Having studied them, how do you think these suburban towers can be improved?

The biggest challenge is the zoning bylaws: often the zoning is so restrictive that it prohibits mixed use. Because you cannot open a little shop or have a little cart selling goods, there isn't the potential for more social networking. Those restrictions mean it cannot become a "complete community" where you have jobs, services and all sorts of other things happening. These bylaw restrictions make it exceedingly difficult for communities to evolve.

So we need more commerce for these areas?

It's partly commerce, but it's also other types of housing. It's a matter of making it more varied so these neighbourhoods can become better places to live. Another issue we're finding is the lack of political representation. Thirteen thousand people live in the Kipling and Steeles area, but at the last election there was only one polling station. Many are new immigrants, and we need to do as much as possible to help them understand their potential for a political voice. It becomes an issue of marginalization. It's not just the architecture -- how it's used is important.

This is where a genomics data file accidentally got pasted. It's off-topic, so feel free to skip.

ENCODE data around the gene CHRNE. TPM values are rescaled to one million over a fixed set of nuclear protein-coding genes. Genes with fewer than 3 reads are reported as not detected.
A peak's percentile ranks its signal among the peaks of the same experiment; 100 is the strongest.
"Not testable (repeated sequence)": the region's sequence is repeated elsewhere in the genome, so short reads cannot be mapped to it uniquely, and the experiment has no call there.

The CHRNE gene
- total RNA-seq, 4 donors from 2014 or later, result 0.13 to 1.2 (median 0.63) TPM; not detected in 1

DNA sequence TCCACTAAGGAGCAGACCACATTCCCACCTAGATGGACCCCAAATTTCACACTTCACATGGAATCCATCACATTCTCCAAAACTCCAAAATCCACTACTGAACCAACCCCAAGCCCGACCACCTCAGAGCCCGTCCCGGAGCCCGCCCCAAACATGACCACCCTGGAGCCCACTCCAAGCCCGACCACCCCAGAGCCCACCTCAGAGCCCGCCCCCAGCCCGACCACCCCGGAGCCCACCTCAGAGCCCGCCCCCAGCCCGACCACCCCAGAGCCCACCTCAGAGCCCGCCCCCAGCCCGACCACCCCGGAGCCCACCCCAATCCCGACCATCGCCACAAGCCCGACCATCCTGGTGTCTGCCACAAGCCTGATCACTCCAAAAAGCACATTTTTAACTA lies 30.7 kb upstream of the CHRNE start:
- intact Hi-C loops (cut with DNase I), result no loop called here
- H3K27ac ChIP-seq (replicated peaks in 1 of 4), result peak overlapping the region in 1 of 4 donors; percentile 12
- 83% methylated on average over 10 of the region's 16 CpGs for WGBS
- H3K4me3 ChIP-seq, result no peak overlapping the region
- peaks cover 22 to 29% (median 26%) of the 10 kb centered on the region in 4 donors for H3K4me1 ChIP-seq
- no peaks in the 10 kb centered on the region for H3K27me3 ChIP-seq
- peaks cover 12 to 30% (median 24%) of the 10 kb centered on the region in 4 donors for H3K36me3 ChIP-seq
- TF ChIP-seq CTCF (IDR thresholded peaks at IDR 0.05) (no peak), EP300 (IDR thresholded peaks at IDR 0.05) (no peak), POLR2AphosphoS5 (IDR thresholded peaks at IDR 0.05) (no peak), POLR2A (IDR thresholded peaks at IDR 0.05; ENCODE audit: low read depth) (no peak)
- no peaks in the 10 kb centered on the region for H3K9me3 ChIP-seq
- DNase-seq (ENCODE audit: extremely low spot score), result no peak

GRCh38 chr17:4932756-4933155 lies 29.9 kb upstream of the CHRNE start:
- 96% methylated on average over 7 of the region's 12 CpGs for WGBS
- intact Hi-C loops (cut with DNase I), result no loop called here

Is this an idea that has also spread elsewhere?

The work that we are doing in Toronto is based on precedents that have already happened in Europe. In North America, we've been presenting this material to a number of cities: L.A.; Boston; Philadelphia; Montreal; and Vancouver. We've been talking it up quite a bit! Those buildings actually do an incredible service in housing huge numbers of people -- in the Greater Golden Horseshoe, one million people live in this sort of housing. So rather than dismiss them, we need to start by accepting that they are people's homes and figure out how we can make them really great. That's what's happening with the Tower Renewal Project. We started the project with the University of Toronto, but now others like the United Way are on board. The changes won't happen overnight, but there are a lot of people who are invested in taking this further.


Alexandra Shimo is an author and journalist based on the Ossington strip. Born in Toronto, she lived in several cities, including London, New York and Washington D.C. before coming home.